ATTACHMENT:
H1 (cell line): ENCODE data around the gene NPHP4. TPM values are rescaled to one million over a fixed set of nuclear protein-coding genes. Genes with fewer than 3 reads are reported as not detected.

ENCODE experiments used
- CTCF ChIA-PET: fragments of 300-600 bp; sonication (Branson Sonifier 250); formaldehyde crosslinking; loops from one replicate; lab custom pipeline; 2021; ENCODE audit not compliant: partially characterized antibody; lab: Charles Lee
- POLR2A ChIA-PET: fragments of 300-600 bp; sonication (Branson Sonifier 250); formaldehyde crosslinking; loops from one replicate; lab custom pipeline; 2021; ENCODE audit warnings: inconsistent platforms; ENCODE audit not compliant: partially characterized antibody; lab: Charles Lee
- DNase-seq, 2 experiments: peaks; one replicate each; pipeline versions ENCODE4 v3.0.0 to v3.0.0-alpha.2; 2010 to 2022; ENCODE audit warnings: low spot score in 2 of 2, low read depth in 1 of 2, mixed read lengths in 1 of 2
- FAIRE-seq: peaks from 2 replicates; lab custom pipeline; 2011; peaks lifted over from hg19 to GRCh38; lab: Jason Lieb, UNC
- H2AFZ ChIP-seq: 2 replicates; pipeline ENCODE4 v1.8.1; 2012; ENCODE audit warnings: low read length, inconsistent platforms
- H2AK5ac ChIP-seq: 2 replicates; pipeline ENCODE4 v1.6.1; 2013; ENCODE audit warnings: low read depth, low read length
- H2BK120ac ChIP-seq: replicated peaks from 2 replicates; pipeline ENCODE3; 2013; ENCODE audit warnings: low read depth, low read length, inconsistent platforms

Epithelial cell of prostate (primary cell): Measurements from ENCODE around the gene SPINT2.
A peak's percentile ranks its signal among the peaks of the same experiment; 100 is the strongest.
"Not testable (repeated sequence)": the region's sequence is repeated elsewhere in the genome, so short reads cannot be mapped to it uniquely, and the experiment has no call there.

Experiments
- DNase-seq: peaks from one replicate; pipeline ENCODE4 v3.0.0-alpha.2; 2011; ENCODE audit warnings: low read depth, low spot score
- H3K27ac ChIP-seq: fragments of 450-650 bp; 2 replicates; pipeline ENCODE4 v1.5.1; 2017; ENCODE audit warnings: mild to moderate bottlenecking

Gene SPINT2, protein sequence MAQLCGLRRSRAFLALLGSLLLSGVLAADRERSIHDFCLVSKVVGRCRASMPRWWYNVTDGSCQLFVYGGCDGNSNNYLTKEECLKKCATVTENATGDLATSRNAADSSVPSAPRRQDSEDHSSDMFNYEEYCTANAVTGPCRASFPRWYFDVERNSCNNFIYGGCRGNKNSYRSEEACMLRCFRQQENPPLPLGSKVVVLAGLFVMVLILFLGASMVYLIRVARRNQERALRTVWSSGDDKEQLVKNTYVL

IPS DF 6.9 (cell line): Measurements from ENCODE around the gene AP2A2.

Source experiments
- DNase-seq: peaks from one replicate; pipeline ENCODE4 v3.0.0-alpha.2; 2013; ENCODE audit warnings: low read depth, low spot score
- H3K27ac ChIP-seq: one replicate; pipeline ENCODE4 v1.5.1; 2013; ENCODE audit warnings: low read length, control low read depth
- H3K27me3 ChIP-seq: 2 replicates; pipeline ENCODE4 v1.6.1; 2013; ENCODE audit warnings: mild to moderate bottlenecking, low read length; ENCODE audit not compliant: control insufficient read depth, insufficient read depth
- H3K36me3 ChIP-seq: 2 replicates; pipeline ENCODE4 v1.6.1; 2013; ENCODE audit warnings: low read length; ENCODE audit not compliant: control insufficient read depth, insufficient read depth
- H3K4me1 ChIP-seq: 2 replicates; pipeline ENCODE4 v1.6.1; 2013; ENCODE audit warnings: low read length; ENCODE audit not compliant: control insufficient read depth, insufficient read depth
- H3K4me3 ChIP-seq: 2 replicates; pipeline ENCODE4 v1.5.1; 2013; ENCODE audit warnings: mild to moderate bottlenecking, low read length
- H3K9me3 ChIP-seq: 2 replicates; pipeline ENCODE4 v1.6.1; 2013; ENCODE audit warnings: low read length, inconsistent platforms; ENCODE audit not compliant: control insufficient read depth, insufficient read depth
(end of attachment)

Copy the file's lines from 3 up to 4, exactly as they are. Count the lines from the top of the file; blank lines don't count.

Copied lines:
- CTCF ChIA-PET: fragments of 300-600 bp; sonication (Branson Sonifier 250); formaldehyde crosslinking; loops from one replicate; lab custom pipeline; 2021; ENCODE audit not compliant: partially characterized antibody; lab: Charles Lee
- POLR2A ChIA-PET: fragments of 300-600 bp; sonication (Branson Sonifier 250); formaldehyde crosslinking; loops from one replicate; lab custom pipeline; 2021; ENCODE audit warnings: inconsistent platforms; ENCODE audit not compliant: partially characterized antibody; lab: Charles Lee